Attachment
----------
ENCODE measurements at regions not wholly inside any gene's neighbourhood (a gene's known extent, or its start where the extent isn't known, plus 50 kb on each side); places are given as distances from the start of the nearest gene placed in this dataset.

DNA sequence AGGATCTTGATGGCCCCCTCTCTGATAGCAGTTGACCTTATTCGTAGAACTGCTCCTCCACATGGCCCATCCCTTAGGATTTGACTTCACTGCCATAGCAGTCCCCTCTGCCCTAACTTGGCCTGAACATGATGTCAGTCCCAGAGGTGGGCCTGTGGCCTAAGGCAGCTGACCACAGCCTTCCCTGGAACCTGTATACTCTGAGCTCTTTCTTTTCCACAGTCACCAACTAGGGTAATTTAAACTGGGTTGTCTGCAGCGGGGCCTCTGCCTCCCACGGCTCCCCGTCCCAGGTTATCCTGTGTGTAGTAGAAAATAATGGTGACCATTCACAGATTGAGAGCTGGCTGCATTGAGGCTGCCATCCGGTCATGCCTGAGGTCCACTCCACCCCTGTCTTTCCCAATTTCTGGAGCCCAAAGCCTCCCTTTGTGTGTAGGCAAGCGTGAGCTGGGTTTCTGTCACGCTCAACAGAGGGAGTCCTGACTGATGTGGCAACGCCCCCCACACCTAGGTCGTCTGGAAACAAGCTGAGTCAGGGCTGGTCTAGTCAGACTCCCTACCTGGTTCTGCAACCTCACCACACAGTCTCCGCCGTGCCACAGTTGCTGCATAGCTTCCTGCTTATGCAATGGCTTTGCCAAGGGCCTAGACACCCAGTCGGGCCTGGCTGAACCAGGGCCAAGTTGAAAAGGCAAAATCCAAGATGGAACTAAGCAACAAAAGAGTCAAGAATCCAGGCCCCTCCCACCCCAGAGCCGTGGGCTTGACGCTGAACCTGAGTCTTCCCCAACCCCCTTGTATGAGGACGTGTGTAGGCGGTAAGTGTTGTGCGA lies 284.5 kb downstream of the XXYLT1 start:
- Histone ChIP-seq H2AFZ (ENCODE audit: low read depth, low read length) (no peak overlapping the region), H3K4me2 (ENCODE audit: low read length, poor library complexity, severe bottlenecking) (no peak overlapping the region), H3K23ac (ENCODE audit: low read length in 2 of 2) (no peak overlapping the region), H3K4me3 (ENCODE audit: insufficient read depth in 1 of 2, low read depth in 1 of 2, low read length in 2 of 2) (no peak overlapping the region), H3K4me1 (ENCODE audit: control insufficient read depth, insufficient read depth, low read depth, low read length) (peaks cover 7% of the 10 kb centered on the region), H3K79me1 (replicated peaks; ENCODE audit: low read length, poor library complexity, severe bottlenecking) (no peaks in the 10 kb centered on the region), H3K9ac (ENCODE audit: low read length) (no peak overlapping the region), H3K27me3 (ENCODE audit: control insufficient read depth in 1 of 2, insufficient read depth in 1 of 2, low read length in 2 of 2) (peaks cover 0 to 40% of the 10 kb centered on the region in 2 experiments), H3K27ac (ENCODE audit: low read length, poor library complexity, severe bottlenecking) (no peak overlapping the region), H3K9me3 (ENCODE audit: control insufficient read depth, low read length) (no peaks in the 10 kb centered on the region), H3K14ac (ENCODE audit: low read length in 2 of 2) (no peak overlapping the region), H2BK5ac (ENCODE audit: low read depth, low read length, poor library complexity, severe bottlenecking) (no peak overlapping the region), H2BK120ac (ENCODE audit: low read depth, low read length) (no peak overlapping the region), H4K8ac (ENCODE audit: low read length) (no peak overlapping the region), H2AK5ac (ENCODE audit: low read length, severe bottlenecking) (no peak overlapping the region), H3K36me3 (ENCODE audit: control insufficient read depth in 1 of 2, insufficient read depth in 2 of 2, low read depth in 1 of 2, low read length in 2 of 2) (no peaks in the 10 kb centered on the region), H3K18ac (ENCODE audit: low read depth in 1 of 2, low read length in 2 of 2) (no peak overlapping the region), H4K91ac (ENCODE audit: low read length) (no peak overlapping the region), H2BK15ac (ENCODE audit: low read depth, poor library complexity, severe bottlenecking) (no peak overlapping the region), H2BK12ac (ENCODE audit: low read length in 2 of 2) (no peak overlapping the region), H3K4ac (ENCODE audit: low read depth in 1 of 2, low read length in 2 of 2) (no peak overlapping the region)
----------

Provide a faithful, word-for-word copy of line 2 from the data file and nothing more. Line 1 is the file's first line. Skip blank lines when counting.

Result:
DNA sequence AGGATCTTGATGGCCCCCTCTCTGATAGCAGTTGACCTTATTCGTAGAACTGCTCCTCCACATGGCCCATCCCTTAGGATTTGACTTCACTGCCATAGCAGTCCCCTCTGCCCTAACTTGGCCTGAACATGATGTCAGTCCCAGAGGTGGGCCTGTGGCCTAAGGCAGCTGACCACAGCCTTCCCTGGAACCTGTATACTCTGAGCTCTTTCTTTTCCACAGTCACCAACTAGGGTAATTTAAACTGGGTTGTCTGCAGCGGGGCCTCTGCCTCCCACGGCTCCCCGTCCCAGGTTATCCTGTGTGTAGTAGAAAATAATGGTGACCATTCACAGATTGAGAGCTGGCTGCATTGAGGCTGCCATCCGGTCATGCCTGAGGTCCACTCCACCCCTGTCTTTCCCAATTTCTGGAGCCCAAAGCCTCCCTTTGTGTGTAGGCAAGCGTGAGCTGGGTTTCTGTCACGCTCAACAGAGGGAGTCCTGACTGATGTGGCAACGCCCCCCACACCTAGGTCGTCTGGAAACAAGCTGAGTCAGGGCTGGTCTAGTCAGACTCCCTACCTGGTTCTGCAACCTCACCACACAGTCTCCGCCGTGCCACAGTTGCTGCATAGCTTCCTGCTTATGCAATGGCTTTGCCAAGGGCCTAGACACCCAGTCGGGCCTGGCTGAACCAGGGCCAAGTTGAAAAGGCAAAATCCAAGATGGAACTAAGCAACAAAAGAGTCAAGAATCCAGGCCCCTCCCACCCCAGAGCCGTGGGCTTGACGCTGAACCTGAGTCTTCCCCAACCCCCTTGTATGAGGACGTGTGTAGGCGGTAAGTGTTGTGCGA lies 284.5 kb downstream of the XXYLT1 start: